Friday, January 22, 2010

The less observed consequences to government health care

Socialized medicine through out the world has the following characteristics:

• It leads to delays where, as in the case of Canada, patients wait for 17 weeks on average from the time a general practitioner says indicates that something is wrong until one visits a specialist

• It leads to rationed care, where people not only wait for years for things such as hip replacements, but often find themselves forced to pay for such out of their own pockets in foreign countries

• It has a negative effect on mortality rates, as we see those who suffer from certain diseases such as cancer, surviving half as long in countries like England compared to patients in the United States

• It has been linked to "economic euthanasia," in which individuals are allowed (or even encouraged) to die because they are no longer economically viable since they no longer pay taxes. That is exactly what happened to my own grandfather in England • It leads to no recourse, as government officials "apologize" for their negligence or horrible mistakes, but there is no viable way of pursuing damages

These are fairly obvious and well known and observed by medical and policy professionals around the world. In spite of how horrible they are, their proponents tell us that "socialized medicine is better than nothing." In fact, House Majority Leader Steny Hoyer used those words recently. Our indigent population is provided for better in our current and flawed system than those under socialized medicine, so the reasoning simply does not make any sense.

To make matters worse are those effects that are less noticeable. I do not want to sound like a conspiracy therapist, but their implications are far reaching and threaten to undermine both our robust health care system and, historically, the most vibrant economy in the history of the world.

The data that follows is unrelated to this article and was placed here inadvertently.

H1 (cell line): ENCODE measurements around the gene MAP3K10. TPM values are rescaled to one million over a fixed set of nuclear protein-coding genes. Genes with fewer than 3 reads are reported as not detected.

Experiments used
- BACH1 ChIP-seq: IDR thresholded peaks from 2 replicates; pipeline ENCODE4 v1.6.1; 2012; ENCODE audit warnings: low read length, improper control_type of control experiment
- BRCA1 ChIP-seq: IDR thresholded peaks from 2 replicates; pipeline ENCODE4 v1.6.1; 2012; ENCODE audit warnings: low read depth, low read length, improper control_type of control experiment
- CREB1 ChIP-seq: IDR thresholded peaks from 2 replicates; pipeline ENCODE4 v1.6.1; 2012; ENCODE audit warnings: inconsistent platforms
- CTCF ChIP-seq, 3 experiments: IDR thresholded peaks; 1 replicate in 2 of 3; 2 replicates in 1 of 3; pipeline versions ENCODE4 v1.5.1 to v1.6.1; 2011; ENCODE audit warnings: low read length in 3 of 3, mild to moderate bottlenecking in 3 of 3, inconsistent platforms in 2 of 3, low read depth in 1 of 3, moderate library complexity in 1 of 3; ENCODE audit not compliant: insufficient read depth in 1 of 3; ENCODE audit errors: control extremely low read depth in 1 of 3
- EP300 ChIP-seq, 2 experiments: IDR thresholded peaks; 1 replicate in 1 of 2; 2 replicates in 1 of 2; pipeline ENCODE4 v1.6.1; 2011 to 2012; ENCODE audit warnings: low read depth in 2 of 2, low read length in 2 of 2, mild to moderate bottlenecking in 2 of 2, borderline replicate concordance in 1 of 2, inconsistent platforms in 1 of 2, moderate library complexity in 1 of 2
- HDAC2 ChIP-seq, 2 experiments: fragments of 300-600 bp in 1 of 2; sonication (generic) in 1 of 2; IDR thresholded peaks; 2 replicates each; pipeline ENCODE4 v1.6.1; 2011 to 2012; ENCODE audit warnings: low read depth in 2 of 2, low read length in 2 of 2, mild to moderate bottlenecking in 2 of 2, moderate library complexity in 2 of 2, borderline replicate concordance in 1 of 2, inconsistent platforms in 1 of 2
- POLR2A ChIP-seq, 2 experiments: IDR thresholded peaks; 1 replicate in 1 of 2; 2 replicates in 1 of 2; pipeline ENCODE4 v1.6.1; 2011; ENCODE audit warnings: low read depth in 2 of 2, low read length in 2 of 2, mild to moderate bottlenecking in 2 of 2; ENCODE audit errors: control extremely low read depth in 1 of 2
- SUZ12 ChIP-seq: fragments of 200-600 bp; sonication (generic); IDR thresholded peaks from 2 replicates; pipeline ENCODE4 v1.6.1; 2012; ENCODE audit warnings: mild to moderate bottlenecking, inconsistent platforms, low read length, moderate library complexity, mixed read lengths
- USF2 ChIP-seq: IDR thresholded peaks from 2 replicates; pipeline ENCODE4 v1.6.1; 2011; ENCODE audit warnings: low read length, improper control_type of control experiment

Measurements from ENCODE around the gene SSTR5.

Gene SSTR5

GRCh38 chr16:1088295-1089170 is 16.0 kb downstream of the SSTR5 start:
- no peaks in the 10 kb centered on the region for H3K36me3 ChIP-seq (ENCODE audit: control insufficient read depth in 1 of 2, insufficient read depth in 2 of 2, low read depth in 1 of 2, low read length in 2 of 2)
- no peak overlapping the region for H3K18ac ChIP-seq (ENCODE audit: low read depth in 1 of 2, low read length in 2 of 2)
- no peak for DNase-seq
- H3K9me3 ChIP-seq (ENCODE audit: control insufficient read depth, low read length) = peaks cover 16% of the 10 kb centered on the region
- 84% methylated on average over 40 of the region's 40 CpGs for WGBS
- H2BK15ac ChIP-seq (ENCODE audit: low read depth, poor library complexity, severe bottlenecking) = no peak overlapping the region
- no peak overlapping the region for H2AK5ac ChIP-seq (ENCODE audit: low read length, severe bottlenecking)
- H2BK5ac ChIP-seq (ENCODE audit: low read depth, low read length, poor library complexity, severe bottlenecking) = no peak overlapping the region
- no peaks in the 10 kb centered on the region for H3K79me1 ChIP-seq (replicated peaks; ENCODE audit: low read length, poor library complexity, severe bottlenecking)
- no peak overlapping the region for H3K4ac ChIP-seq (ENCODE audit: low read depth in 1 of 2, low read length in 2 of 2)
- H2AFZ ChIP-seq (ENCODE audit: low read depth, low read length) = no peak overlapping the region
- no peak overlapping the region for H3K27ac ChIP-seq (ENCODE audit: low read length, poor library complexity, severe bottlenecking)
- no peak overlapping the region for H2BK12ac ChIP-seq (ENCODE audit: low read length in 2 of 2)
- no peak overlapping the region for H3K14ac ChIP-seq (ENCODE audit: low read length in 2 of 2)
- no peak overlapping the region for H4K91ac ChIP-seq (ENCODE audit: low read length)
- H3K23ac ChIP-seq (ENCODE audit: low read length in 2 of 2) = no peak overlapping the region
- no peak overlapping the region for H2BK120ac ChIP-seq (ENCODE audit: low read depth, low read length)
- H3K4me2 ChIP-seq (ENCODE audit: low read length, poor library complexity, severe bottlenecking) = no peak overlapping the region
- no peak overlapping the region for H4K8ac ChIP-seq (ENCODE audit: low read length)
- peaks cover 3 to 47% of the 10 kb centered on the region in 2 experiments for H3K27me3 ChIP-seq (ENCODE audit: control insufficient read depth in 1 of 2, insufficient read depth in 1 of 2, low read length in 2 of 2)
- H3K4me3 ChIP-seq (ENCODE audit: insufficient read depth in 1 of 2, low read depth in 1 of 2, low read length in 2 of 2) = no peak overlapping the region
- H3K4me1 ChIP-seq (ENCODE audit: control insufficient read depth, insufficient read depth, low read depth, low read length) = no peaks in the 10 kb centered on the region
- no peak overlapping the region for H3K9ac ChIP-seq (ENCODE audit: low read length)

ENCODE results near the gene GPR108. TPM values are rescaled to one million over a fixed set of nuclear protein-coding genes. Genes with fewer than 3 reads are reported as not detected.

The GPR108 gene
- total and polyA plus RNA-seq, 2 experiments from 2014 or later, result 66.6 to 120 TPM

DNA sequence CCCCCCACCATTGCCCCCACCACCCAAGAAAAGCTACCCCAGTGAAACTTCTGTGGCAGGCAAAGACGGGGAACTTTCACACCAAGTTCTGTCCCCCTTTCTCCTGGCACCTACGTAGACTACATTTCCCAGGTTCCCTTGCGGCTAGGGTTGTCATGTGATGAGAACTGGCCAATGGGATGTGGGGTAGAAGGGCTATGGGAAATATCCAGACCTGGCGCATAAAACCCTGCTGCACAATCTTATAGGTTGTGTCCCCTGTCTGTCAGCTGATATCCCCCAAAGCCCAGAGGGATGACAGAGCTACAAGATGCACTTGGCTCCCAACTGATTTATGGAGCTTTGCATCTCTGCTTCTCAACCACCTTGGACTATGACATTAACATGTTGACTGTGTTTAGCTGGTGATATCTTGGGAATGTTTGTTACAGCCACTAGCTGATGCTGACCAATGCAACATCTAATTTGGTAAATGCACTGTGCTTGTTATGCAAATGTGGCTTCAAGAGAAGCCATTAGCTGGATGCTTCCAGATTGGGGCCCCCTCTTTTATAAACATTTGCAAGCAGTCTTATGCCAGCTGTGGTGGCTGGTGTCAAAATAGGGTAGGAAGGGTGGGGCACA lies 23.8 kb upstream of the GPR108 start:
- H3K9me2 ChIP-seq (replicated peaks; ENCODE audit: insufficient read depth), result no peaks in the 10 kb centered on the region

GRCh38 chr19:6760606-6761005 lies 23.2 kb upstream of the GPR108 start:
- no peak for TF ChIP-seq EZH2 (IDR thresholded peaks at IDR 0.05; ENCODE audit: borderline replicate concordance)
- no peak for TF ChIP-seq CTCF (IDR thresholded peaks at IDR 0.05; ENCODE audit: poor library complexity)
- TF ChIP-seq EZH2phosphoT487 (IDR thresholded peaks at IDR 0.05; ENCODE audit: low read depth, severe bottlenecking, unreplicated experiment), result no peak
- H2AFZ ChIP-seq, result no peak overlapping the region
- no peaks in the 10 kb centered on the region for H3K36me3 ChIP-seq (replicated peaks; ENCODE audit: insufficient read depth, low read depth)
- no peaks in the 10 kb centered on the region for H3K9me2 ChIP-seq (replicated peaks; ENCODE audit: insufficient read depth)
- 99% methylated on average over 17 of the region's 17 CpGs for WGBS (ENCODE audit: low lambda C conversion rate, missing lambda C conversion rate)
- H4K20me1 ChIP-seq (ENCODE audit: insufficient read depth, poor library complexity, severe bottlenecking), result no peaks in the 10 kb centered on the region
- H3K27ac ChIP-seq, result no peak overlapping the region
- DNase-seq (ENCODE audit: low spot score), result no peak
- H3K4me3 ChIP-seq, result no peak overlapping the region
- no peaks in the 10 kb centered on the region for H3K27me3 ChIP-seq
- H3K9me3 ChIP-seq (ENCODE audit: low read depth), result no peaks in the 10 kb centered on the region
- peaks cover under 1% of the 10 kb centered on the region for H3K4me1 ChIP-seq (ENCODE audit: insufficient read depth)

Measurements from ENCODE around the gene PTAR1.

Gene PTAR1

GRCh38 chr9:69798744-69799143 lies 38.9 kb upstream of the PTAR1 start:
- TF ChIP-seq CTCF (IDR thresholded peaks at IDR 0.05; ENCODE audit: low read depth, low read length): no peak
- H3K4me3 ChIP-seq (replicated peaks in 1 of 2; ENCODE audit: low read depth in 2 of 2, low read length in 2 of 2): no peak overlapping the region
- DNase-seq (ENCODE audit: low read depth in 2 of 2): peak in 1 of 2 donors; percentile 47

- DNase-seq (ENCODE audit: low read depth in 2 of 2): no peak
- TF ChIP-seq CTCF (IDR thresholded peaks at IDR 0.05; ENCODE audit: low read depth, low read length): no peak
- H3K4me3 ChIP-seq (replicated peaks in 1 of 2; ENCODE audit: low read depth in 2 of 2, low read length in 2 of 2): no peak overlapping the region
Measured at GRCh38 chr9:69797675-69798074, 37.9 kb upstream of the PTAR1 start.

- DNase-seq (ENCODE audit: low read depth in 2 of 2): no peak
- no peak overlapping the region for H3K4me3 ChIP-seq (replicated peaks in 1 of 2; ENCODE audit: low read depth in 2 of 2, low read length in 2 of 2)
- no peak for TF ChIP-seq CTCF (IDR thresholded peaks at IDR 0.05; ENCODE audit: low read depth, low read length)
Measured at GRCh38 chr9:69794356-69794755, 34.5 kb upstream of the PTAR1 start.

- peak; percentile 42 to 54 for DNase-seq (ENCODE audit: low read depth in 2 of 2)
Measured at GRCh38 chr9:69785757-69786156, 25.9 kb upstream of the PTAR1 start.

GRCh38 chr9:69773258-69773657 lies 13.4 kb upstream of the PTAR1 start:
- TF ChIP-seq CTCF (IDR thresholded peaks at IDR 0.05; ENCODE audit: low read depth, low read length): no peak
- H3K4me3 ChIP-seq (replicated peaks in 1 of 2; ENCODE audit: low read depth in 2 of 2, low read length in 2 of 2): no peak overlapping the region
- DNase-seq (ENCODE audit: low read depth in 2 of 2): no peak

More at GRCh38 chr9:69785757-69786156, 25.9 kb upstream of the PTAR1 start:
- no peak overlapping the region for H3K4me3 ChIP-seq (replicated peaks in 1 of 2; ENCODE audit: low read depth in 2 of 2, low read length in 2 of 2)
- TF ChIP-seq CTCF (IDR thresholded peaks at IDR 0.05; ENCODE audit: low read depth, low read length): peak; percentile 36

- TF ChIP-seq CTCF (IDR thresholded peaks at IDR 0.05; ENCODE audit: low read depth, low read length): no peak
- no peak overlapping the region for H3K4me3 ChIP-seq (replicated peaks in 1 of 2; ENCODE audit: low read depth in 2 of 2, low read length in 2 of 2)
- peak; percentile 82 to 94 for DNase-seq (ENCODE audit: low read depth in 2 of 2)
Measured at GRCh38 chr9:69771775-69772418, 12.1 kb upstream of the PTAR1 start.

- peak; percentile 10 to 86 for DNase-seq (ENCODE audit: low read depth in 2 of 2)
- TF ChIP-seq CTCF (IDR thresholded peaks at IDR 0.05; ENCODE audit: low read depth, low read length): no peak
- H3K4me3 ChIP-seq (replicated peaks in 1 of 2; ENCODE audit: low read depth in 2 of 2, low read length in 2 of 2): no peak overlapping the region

Socialized medicine is part of a "cradle to grave" approach to governing that puts enormous financial strain on individuals and undermines individual responsibility. The mega rich can be taxed to pay for the cost of such programs and still have plenty of resources to do what they want with their money. They can still start enterprises, buy additional businesses, buy new toys, and more. But for the vast majority of individuals in the upper middle class and lower, such excessive costs can literally drive people into a lower income bracket in terms of quality of life and spending power purposes. Such costs make it all the more difficult for people to invest in new tools, to transition from employee to self-employed, and to pursue the climbing of the rungs of the ladder towards economic success.

In essence, these types of programs actually protect the very wealthy from aspiring entrepreneurs that are attempting to achieve economic success of their own, this is among the reasons the rich support big government programs. They might be an inconvenience to them, but are devastating for those who want to be rich. It should not be a surprise then that, in the last presidential election, the highest income group supported Obama 3 to 1 over McCain. It is not only because they can afford to support it, but because it is a small price to pay to stay "competitive."

Kevin Price is a syndicated columnist whose articles frequently appear at ChicagoSunTimes.com, Reuters.com, USAToday.com, and other national media. Kevin Price is Host of the Price of Business (M-F at 11 AM on CNN 650) and Publisher of the Houston Business Review. Hear the show live and online at PriceofBusiness.com. Visit the archive of past shows here.

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